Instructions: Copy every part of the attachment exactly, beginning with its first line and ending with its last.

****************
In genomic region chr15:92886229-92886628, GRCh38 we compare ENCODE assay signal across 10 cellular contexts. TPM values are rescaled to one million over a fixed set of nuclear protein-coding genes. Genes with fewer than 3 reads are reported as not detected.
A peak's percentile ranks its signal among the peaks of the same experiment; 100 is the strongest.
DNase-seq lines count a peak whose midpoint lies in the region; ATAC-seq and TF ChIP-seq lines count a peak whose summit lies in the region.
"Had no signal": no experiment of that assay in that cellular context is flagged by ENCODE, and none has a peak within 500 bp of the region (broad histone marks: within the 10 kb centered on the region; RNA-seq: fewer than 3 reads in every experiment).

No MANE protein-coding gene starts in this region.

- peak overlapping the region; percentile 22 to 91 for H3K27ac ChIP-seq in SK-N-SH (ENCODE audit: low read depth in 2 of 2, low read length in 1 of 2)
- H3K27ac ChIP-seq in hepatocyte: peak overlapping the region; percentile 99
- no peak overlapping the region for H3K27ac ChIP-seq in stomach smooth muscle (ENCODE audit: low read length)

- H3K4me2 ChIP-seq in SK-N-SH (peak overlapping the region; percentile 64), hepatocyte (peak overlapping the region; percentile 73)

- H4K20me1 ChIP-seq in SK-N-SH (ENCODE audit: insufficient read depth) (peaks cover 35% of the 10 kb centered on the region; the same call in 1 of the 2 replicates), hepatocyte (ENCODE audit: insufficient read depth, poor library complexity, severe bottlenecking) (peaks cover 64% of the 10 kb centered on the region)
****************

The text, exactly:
In genomic region chr15:92886229-92886628, GRCh38 we compare ENCODE assay signal across 10 cellular contexts. TPM values are rescaled to one million over a fixed set of nuclear protein-coding genes. Genes with fewer than 3 reads are reported as not detected.
A peak's percentile ranks its signal among the peaks of the same experiment; 100 is the strongest.
DNase-seq lines count a peak whose midpoint lies in the region; ATAC-seq and TF ChIP-seq lines count a peak whose summit lies in the region.
"Had no signal": no experiment of that assay in that cellular context is flagged by ENCODE, and none has a peak within 500 bp of the region (broad histone marks: within the 10 kb centered on the region; RNA-seq: fewer than 3 reads in every experiment).

No MANE protein-coding gene starts in this region.

- peak overlapping the region; percentile 22 to 91 for H3K27ac ChIP-seq in SK-N-SH (ENCODE audit: low read depth in 2 of 2, low read length in 1 of 2)
- H3K27ac ChIP-seq in hepatocyte: peak overlapping the region; percentile 99
- no peak overlapping the region for H3K27ac ChIP-seq in stomach smooth muscle (ENCODE audit: low read length)

- H3K4me2 ChIP-seq in SK-N-SH (peak overlapping the region; percentile 64), hepatocyte (peak overlapping the region; percentile 73)

- H4K20me1 ChIP-seq in SK-N-SH (ENCODE audit: insufficient read depth) (peaks cover 35% of the 10 kb centered on the region; the same call in 1 of the 2 replicates), hepatocyte (ENCODE audit: insufficient read depth, poor library complexity, severe bottlenecking) (peaks cover 64% of the 10 kb centered on the region)